Complete control of the compliance programme across such an expansive regulatory landscape, is no mean feat. At the most fundamental level, the compliance team needs visibility and easy access to every single iteration of each and every policy, regulation, legislation and framework, at any point in time – as well as historically.
To address this issue, typically, organisations use Microsoft SharePoint to store these type of documents. Whilst SharePoint serves as a good file management system, it isn’t designed to provide a high standard of control and monitoring capability for an enterprise-wide compliance programme.
Foremost, SharePoint isn’t designed to store emails, which often contain important contextual information. Neither does it offer case, matter or project-related structured workspaces where all the information and documents across multiple data sources – i.e., correspondence, images, data, voicemails, emails, and more – can be stored. SharePoint also doesn’t offer version control, search capability, full auditability and the list goes on.
To help overcome these shortcomings, compliance departments could try and customise SharePoint using bolt-on tools, but the cost can be very high. To gain the most comprehensive capability, organisations need to purchase several expensive third-party tools – they also require specialist skills, continuous software development, project management and support to integrate and ensure that the workflow across the numerous applications and SharePoint remains connected and seamless at all times.
Many compliance departments have tried their hand at SharePoint customisation too, only to find that despite the high level of investment – not to mention, effort – the workflow across the numerous applications isn’t unified, and the functionality still limited.
Best practice document and email management can help embed compliance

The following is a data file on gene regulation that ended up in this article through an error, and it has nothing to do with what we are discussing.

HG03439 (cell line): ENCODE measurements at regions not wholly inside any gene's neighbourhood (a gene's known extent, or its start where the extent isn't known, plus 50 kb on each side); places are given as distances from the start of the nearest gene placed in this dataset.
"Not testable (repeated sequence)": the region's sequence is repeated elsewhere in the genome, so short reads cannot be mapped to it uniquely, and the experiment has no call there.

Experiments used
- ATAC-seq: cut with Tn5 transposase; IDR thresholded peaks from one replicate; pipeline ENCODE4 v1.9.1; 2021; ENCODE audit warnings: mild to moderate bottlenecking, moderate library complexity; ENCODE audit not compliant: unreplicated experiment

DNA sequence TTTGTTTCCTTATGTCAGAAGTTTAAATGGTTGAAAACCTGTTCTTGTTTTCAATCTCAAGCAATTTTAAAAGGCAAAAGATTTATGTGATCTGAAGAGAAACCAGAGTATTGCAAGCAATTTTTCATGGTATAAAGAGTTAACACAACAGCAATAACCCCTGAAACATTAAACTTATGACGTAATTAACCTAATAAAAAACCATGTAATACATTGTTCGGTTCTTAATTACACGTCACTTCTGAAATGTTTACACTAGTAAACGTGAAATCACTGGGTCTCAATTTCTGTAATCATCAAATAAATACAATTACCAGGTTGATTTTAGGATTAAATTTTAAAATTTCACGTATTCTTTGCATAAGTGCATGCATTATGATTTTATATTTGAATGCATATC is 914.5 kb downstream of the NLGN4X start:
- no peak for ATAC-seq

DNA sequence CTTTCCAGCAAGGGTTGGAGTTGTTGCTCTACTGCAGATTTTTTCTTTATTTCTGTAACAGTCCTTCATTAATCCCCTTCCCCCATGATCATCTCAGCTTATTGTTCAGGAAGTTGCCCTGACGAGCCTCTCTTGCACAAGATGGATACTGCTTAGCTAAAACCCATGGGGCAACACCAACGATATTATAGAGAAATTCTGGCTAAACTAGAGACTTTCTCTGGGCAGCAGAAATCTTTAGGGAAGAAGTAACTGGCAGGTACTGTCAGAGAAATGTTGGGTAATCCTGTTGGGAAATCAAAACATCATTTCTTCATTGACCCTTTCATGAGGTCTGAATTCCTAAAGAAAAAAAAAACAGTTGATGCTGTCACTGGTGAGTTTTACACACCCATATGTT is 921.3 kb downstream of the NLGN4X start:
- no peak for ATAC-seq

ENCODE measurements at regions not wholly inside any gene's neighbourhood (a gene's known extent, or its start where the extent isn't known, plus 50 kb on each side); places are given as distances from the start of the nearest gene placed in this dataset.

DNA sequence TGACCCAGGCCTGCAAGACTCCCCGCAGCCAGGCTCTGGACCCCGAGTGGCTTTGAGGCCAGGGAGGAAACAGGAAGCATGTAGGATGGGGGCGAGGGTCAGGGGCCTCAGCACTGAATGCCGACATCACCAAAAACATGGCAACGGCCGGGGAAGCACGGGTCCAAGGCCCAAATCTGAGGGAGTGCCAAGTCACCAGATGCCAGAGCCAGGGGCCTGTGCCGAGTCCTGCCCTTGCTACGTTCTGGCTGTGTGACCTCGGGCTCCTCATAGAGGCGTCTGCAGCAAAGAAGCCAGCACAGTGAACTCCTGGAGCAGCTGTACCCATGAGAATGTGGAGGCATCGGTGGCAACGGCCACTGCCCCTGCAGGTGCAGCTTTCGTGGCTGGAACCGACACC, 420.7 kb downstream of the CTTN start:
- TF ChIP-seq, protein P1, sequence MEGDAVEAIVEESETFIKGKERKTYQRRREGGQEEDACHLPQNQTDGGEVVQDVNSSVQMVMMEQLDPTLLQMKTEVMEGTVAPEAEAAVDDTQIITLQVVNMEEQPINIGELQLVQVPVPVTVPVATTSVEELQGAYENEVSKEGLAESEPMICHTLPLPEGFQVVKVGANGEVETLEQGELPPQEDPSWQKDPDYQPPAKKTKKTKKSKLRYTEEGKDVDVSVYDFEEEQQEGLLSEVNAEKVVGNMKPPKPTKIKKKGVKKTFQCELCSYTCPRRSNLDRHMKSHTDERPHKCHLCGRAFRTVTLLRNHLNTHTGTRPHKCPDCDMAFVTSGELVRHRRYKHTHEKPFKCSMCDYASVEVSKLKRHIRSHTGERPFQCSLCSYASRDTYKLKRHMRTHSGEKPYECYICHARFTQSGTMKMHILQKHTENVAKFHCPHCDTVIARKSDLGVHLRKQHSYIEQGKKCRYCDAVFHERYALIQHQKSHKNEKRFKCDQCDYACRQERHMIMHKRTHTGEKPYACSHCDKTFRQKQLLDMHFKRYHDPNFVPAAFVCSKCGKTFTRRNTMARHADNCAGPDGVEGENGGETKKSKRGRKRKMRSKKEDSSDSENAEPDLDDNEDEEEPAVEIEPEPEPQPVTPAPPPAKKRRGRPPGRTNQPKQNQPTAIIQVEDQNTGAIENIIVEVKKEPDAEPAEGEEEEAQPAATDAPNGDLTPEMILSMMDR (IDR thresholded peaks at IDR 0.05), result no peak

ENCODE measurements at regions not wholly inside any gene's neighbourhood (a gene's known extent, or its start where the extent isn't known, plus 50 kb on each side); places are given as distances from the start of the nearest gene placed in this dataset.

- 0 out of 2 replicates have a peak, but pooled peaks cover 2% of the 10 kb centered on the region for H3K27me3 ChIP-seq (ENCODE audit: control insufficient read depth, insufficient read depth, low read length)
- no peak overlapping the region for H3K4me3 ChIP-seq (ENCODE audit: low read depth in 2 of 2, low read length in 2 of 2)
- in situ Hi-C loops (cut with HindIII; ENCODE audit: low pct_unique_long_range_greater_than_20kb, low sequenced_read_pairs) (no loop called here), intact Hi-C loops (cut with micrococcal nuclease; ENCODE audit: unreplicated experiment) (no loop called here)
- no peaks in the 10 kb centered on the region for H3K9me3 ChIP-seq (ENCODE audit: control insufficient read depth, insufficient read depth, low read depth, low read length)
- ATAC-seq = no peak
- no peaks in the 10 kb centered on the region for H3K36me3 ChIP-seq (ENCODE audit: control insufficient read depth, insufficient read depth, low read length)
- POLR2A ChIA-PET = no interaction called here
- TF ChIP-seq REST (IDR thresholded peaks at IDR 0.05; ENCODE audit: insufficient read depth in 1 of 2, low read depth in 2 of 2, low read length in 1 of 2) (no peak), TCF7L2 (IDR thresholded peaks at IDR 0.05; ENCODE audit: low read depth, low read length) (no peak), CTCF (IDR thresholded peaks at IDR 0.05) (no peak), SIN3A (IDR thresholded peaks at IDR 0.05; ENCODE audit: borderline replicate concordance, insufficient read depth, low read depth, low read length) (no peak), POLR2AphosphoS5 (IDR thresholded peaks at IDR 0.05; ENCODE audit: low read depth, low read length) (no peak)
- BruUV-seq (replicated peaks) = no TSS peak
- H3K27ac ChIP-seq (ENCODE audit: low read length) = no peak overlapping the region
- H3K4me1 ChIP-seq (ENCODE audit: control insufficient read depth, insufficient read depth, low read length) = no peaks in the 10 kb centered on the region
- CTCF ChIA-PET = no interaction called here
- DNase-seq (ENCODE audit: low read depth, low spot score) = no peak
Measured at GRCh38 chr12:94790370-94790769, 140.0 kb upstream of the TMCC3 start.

The days when companies considered regulatory penalties and fines a “cost of doing business”, are long gone. Today, the reputational damage of a compliance breach is far greater than any financial penalty a corporation might bear. Embedding a compliance culture in the organisation is a business imperative.
A best practice approach to document and email management can greatly help – foremost, by facilitating a single source of the truth, enabled by a streamlined workflow. This makes collaboration internally within the compliance department as well as across other functional areas such as legal, tax, HR, risk, and so forth, much easier. Such an approach allows better knowledge management, ability to deploy security policies to protect confidential compliance data, a single integrated view of content for each and every case or project, ease of reporting, full auditability and more. Consequently, compliance departments can standardise and embed business processes that make compliance part of daily business operation – in turn, freeing up time which teams can use for higher value compliance activities.
This approach is proven. By way of an example, Ascertus has deployed the iManage document and email management system in the compliance department at a leading player in the Scandinavian financial markets. Today, the department is able to apply the highest levels of security to data and is benefiting from full audit tracking capability for critical emails and documentation that are needed to support investigations and demonstrate compliance with regulations, including KYC and GDPR, among others. In fact, prior to iManage, the compliance department in this Fortune Global 500 organisation was using a combination of SharePoint, shared drives and OneDrive. They realised that even the collective security offered by these applications wasn’t sufficient to meet the high standards that the numerous regulations and legislations demand.
If this is an area you are exploring for your compliance department, please get in touch with us. We can assist and guide you so that you have a solution that meets your business need. In the meantime, do also check out our eBook that provides more detail on this subject.